SCHUBERT Music for Violin, Vol 1 (Ariadne Daskalakis)
Schubert’s music for violin and orchestra doesn’t suffer from over-familiarity in concert and, lasting only about half an hour in total, is rarely collected together on disc, so this first volume of Schubert’s ‘Music for Violin’ is a valuable exercise on that count alone. Ariadne Daskalakis is at one with her 1754 Gaudagnini and a fine advocate for these occasional works, composed for private performance, most likely for Schubert’s elder brother Ferdinand. All three are works of easy charm, the D major Konzertstück given added gravitas by the addition of trumpets and drums. Michael Alexander Willens and his Cologne players offer sure-footed accompaniment.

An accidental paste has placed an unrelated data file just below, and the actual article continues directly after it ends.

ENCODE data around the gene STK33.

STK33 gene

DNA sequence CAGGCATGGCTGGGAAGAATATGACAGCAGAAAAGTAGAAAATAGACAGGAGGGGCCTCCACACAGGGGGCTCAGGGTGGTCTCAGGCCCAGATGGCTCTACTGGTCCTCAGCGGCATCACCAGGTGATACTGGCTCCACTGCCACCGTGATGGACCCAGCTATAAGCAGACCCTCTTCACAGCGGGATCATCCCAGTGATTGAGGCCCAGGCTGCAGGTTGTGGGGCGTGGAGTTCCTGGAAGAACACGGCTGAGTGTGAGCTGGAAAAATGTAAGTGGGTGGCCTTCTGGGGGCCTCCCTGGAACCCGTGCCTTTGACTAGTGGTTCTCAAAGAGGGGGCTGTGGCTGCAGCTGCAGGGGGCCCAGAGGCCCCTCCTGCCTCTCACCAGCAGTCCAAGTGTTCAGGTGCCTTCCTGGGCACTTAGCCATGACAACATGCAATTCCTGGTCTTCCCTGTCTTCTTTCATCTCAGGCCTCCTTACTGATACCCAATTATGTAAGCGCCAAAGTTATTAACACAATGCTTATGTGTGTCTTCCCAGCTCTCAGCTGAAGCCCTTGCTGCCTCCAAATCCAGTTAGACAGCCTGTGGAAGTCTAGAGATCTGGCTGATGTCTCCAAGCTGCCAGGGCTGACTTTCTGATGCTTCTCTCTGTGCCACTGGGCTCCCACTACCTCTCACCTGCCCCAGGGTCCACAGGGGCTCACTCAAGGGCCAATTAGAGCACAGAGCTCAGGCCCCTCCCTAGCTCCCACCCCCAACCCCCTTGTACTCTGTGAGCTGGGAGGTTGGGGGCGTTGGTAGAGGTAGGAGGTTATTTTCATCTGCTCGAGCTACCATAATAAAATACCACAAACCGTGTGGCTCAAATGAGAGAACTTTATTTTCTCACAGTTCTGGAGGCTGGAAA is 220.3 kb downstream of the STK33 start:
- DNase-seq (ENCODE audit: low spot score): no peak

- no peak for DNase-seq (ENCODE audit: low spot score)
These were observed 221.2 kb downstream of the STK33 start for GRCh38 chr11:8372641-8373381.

The Sonatinas are more regular fare and it is worthwhile hearing the third of the trio on period instruments. Paolo Giacometti’s fortepiano is by Salvatore Lagrassa, c1815, which comes into its own in the major work here, the C major Fantasie, D934. The other works all date from Schubert’s late teens (the Polonaise just sneaks into his twenties) but the Fantasie is a fully mature work from the penultimate year of the composer’s short life, displaying all the features of his greatest music: heavenly length, rapturous outpouring of melody, innovative harmonic subtlety and fiendish technical demands on both players. Giacometti’s fortepiano provides a beguiling shimmer at the outset, although accompanied, unavoidably, by a fair degree of action noise (not that it really matters in this context). It also has a pleasing ‘chime’ when it opens up to expose the song theme in the Andantino. Again, Daskalakis is in full control, even if not perhaps discovering the shadings revealed (on modern instruments) by the likes of Isabelle Faust (Harmonia Mundi, 5/06) or Carolin Widmann (ECM, 5/12). The B minor Rondeau brillant, presumably slated for Vol 2, should be a treat.